The dogs were discovered in mid-September on a rural property in western Quebec.
The operation was described as the largest dog rescue in Canadian history.
The canines were living in poor conditions without sufficient food and water.
They range in age from puppies to fully grown dogs and different breeds are represented.
Humane Society International/Canada will put the dogs up for adoption after reaching a deal with ANIMA-Quebec, a provincial government agency.
The discovery of the dogs was just the latest in a series of disturbing animal-abuse cases in Quebec that have made headlines in recent years.
The province has long been considered the puppy mill capital of North America, with an estimated 800 unregulated breeding operations in Montreal alone.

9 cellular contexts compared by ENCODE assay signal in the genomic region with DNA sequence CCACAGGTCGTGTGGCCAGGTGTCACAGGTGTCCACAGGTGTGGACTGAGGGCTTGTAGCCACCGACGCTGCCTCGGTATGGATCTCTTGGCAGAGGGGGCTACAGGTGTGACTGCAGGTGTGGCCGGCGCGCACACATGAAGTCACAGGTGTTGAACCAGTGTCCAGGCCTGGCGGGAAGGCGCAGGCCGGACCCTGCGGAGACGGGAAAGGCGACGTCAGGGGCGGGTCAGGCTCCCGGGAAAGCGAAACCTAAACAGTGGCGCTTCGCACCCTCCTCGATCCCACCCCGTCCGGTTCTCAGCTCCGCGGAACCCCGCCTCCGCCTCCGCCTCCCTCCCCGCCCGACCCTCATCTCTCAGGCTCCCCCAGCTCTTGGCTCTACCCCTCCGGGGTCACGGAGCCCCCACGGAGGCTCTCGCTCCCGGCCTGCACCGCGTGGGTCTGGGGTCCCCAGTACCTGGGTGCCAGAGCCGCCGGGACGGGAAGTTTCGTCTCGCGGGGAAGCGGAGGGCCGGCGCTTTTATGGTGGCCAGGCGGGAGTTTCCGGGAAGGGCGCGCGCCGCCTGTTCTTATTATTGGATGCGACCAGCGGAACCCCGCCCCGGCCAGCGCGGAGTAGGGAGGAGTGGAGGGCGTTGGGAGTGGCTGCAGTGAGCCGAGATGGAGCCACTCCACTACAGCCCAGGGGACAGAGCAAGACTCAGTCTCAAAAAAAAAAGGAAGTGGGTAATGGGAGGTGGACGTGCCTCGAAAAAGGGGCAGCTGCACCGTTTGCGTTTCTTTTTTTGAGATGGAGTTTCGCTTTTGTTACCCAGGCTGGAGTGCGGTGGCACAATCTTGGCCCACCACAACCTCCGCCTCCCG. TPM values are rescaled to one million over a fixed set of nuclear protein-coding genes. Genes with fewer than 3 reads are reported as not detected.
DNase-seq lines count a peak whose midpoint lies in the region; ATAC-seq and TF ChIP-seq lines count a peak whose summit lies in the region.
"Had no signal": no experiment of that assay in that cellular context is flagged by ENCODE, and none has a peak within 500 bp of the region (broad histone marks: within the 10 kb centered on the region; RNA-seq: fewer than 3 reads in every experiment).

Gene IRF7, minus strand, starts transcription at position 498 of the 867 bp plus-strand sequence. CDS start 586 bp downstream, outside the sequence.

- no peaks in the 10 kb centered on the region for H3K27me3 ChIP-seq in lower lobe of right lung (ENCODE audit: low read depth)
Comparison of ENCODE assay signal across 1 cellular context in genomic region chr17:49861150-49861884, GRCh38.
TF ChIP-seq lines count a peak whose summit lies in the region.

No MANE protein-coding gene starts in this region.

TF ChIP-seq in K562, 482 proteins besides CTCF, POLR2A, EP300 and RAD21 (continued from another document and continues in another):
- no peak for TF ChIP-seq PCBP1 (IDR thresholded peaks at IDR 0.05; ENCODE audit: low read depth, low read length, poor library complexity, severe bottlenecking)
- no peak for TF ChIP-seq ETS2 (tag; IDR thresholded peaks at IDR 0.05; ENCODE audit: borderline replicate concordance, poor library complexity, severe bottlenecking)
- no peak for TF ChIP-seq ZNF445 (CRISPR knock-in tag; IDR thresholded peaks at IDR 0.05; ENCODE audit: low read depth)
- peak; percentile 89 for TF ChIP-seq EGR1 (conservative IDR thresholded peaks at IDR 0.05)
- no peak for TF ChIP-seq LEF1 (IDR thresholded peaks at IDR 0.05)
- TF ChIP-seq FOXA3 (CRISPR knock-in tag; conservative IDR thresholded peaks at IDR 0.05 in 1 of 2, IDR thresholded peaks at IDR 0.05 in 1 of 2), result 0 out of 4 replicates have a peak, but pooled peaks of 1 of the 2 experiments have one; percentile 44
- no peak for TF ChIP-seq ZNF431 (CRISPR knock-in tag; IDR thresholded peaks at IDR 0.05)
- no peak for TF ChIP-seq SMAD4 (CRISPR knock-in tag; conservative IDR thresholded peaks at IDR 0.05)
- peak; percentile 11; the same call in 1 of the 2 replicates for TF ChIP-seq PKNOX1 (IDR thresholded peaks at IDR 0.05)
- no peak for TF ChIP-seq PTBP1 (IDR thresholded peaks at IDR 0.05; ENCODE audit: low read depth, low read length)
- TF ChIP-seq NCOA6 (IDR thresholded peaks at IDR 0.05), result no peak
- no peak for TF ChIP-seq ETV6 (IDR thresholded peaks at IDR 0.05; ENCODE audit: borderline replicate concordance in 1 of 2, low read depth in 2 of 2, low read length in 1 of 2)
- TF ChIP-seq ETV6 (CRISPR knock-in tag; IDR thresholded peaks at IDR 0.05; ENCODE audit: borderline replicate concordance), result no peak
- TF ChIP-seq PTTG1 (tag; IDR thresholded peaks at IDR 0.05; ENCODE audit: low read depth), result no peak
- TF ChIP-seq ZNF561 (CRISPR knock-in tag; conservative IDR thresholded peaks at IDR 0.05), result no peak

In August, nearly 40 malnourished huskies were found chained to trees on a property northwest of Montreal.
Reports in May of animal suffering at Montreal's privately held Berger Blanc pound also shocked many across the country.
Videos of cats and dogs suffering, as well as images of questionable euthanasia practices documented in a Radio-Canada report, prompted widespread criticism.
Quebec was named ''the best province to be an animal abuser'' in the 2011 annual report prepared by the U.S.-based Animal Legal Defence Fund.
For adoption information, go to www.hsicanada.ca/savedogs
Also on HuffPost